In this, I am not alone. Many racing journalists and engaged fans do the same thing; go to Equidaily and click on the headlines that interest them most.

This is what webmaster Seth Merrow probably had in mind when he created the racing link-farm a decade ago. A lot of people have the best of intentions. Merrow got the job done.

An example of Equidaily’s utility occurred a few days ago with a story about how stewards in Malaysia suspended a horseman for one year for opening an umbrella in the box area prior to the start of a race.

If you’re not as yet familiar with the story, take another moment to re-read the preceding paragraph.

Then, juxtapose, if you will, the case where New York State’s Racing and Wagering Board suspended trainer Jeff Mullins seven days and fined him $2500 for a detention barn violation.

The substance in question wasn’t banned, but that’s not the point. New York rules prohibit any race-day medication except for anti-bleeding medication, which must be administered a veterinarian.

But if Mullins couldn’t get it straight whether a Churchill Downs licensing office was open or not, how can he be expected to know New York’s rules of racing?

Of course, he should have known because 1) it’s his job and 2) because he won the Gotham Stakes at Aqueduct three weeks earlier. But never mind that.

There could be many reasons for the wrist-slap given Mullins: There never was a clear explanation re: the culpability for the actions of NYRA security in charge of the detention area, nor was it satisfactorily determined whether or not an oral syringe was hidden from view.

And so it was agreed that, in the interest of fairness to the owners of a Kentucky Derby favorite, the incident be put behind one and all so that we can move on, the buzz phrase of athletes and politicians of the new millennium.

The Mullins suspension begins the day after the Kentucky Derby, in which Mullins will saddle I Want Revenge. You wanted transparency in racing? What could be more transparent than the timing of this suspension?

Interesting that the New York Racing Association is looking at the Mullins case through the auspices of its own Barn Area Violations Panel that could levy further sanctions, according to David Grening’s Racing Form story.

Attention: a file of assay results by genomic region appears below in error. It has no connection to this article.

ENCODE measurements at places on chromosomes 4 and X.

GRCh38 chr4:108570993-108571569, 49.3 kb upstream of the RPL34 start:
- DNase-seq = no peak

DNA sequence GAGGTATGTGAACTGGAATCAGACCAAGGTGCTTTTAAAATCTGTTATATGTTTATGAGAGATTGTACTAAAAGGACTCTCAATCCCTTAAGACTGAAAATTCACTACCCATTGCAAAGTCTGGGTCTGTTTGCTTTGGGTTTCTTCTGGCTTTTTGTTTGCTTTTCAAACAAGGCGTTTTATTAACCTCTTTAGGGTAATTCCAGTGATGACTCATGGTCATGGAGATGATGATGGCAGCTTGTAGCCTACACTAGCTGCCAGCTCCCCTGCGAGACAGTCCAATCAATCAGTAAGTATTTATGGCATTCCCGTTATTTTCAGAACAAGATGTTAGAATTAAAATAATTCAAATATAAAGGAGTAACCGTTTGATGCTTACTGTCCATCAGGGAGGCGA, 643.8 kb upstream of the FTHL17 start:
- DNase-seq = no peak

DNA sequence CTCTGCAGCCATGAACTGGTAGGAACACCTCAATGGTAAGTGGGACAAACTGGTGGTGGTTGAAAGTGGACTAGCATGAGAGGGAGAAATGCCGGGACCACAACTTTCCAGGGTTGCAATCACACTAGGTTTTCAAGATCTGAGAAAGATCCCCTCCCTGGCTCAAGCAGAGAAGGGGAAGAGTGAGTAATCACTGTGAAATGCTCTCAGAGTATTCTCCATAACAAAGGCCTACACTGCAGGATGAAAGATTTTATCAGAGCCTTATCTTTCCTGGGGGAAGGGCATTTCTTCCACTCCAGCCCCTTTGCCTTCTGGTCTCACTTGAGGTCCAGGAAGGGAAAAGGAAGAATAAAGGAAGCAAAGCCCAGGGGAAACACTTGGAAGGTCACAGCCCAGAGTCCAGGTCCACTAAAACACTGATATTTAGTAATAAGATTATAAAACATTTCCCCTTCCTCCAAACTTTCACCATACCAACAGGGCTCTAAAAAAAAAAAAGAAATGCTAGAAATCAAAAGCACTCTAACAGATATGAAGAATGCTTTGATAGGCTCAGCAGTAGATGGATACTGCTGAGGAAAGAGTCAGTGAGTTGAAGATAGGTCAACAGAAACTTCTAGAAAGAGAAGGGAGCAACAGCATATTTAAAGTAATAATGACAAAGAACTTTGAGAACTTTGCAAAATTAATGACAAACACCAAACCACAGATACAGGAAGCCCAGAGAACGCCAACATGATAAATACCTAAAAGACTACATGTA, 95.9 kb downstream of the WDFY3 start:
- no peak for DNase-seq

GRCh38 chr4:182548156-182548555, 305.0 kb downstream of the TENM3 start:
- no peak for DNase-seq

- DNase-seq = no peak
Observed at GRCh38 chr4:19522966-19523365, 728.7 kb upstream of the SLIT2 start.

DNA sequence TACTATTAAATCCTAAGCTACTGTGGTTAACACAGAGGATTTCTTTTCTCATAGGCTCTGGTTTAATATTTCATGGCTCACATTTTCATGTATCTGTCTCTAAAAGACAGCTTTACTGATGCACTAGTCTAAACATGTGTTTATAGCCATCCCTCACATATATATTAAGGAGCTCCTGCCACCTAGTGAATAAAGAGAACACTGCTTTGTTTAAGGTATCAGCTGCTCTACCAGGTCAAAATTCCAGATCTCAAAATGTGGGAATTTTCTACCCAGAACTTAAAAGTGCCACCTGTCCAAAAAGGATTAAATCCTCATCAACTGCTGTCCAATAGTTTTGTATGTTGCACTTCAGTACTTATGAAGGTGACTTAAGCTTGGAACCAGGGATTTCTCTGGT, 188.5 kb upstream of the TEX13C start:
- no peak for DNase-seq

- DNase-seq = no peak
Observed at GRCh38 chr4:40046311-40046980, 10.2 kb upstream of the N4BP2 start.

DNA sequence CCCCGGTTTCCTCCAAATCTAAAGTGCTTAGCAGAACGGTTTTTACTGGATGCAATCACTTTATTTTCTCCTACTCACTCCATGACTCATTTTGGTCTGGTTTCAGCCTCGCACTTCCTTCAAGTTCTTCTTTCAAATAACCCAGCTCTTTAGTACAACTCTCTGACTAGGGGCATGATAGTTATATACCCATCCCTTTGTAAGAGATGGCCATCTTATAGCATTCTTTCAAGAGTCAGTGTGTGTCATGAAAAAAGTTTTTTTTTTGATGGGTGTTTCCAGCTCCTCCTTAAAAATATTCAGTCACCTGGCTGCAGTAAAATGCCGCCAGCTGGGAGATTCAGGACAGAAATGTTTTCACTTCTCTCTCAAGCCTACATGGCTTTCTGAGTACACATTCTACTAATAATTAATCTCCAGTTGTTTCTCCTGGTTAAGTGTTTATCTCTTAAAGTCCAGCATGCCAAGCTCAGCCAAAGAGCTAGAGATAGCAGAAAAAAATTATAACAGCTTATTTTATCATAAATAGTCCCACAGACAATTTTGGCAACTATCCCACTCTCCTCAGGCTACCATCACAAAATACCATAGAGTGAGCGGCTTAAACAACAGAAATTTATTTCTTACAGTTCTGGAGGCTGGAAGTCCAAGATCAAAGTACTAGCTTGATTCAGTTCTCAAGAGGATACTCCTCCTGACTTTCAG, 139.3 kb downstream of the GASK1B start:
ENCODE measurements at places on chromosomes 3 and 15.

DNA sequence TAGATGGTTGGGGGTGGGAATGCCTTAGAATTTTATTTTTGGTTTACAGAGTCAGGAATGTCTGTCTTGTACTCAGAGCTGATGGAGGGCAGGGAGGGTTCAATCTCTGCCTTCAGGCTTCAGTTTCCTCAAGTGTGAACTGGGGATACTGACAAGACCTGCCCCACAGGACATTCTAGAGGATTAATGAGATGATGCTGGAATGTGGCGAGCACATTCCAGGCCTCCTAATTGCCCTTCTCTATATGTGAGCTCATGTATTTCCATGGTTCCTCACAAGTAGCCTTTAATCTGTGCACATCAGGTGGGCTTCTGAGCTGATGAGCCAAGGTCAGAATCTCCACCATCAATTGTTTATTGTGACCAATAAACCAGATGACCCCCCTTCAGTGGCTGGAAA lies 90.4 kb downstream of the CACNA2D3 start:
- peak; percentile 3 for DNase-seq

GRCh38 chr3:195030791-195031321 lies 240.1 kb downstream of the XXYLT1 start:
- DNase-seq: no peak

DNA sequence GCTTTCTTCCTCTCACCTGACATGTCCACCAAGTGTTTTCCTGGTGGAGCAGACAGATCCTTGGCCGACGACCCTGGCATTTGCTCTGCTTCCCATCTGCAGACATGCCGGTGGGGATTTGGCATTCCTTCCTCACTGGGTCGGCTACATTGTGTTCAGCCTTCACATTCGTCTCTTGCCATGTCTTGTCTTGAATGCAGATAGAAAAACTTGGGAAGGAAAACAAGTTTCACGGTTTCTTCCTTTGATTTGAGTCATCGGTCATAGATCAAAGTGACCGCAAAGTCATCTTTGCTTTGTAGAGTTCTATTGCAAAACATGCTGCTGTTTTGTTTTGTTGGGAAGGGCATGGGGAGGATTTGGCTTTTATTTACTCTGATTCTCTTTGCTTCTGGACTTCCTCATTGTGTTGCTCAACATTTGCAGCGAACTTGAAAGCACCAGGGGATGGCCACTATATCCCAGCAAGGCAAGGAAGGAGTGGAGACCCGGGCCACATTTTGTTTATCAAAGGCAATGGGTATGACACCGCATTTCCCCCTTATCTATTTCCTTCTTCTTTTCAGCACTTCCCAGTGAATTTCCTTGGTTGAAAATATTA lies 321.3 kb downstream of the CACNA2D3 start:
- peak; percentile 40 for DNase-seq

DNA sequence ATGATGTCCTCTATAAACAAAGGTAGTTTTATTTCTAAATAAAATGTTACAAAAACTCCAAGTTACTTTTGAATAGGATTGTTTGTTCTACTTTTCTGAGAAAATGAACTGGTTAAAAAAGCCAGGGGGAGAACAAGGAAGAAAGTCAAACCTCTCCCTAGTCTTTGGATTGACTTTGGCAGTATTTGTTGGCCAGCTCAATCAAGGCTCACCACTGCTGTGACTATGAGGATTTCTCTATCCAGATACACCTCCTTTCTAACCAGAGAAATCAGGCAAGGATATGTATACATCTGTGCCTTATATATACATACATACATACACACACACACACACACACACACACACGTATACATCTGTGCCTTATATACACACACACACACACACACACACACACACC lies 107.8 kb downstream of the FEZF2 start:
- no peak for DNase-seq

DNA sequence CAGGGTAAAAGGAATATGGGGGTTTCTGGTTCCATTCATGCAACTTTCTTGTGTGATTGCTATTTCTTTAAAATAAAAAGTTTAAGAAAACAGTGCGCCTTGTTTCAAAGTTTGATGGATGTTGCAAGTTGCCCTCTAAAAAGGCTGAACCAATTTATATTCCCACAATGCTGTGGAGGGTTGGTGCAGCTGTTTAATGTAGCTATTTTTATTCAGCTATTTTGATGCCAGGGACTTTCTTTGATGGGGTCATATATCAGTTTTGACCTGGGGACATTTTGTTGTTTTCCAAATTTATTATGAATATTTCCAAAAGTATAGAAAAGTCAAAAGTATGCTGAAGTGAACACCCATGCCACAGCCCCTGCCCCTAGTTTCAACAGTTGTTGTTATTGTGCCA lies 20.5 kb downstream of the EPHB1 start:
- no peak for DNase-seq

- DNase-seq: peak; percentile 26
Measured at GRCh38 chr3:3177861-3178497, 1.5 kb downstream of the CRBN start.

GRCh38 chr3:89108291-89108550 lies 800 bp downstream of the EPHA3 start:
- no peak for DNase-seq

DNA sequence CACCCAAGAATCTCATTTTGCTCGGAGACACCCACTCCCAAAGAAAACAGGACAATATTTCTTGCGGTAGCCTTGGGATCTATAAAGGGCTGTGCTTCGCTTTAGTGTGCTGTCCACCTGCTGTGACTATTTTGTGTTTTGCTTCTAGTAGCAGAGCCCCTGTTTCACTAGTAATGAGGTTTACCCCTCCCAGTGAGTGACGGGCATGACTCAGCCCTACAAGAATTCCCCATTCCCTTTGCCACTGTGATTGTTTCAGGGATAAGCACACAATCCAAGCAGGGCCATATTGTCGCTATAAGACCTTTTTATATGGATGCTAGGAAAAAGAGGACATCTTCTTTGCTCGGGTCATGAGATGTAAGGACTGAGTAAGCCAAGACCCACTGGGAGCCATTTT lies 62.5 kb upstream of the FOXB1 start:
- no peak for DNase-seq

The penalties include denying stalls, barring entries and/or a fine. It is anticipated that Mullins’ defense attorney, the successful Karen Murphy, will meet with the BAVP.

Of those three choices, a fine is the odds-on favorite. But wouldn’t you like to see the NYRA refusing to take Mullins’ entry for the Belmont Stakes as I Want Revenge bids to become racing’s 12th Triple Crown winner?

Compare all this to a published report by stewards in Malaysia, where apparently transparency is practiced in a different fashion.

The ruling on the great umbrella caper and a review of the events in a single race might be of interest and instructive to regulators in this country:

“The Stewards concluded an Inquiry into the above matter on 17th March 2009 at the Selangor Turf Club and evidence was taken from Assistant Trainer Wee Mung Hua.

“Assistant Trainer Wee Mung Hua was found guilty of a charge under MRA Rule 133... as punishable under MRA Rule 133... in that at about 5:15pm on 6th December 2008 at the covered terrace outside the owner’s box at the Selangor Turf Club before the start of Race 9, through the agency of one Mr Azmi Bin Senawi, he gave barrier instructions to a Jockey or Jockeys to wit by the said Mr Azmi Bin Senawi, opening an umbrella in the direction of the starting stall gates, the effect of which may have prevented a horse or horses from winning or obtaining the best possible placing.